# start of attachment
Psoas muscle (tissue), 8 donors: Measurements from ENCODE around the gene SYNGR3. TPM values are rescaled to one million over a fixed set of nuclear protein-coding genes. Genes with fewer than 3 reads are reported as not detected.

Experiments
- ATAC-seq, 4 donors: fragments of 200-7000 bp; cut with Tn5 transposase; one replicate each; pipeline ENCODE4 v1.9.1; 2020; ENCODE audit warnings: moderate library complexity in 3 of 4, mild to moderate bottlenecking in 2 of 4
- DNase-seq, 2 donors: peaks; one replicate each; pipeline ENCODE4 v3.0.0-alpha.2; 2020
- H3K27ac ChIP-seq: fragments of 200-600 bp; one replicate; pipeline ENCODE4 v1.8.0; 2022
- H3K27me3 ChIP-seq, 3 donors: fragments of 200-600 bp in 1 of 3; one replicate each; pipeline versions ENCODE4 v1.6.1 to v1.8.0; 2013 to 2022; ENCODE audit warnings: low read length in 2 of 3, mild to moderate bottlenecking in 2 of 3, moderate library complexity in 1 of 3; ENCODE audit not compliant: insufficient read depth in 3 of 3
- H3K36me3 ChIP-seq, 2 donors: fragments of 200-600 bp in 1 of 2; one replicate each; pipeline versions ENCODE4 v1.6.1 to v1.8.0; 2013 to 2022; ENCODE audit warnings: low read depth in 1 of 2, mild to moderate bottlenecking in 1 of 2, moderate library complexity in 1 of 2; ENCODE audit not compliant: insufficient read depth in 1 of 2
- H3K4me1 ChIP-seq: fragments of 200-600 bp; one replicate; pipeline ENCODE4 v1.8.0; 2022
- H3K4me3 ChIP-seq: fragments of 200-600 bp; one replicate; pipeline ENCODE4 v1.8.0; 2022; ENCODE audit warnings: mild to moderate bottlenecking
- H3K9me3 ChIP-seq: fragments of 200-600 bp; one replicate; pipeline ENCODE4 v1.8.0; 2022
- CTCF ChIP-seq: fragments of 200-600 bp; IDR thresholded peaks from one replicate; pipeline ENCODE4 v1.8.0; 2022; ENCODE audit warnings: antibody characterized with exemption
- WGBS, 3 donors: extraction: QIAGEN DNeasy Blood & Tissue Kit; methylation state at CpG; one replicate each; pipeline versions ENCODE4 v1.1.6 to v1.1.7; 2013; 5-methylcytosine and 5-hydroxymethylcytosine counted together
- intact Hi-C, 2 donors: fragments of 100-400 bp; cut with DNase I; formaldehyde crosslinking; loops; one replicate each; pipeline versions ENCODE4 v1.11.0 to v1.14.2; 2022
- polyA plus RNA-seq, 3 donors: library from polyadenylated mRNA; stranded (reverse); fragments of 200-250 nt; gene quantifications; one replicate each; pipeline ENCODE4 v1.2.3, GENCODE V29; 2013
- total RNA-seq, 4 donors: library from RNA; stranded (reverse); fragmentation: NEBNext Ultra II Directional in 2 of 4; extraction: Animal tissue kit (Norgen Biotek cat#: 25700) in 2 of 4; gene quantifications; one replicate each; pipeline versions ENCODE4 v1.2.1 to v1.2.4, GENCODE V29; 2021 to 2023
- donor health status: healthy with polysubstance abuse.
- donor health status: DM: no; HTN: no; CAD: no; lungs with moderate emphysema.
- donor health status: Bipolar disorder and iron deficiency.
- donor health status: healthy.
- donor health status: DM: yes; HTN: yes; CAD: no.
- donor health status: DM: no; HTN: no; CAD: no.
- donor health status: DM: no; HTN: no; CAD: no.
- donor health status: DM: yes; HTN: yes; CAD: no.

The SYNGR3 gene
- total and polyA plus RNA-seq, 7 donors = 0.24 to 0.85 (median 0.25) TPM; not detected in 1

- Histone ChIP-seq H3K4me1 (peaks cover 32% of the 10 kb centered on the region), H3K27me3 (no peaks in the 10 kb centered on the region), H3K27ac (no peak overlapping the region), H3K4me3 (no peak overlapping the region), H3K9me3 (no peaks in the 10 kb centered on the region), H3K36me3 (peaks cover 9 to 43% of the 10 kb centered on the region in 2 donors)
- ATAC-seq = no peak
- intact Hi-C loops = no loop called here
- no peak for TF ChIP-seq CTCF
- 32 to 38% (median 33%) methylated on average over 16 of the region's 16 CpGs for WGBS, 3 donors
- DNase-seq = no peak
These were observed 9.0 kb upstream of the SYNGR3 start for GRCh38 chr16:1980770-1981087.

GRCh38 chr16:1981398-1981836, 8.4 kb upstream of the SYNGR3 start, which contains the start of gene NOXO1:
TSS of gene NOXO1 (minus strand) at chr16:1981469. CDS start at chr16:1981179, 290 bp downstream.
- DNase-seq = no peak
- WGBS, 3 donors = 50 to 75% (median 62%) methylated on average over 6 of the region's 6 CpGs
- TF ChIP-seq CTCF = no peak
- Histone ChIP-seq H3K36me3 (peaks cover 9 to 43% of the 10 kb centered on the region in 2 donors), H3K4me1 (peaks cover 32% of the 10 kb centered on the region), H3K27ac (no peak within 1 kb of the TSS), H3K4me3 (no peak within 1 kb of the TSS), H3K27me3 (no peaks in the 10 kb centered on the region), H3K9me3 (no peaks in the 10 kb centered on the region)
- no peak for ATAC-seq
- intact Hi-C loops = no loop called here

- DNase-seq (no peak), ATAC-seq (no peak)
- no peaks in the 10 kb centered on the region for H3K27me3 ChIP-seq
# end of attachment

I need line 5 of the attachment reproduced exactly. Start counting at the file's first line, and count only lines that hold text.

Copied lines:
- H3K27ac ChIP-seq: fragments of 200-600 bp; one replicate; pipeline ENCODE4 v1.8.0; 2022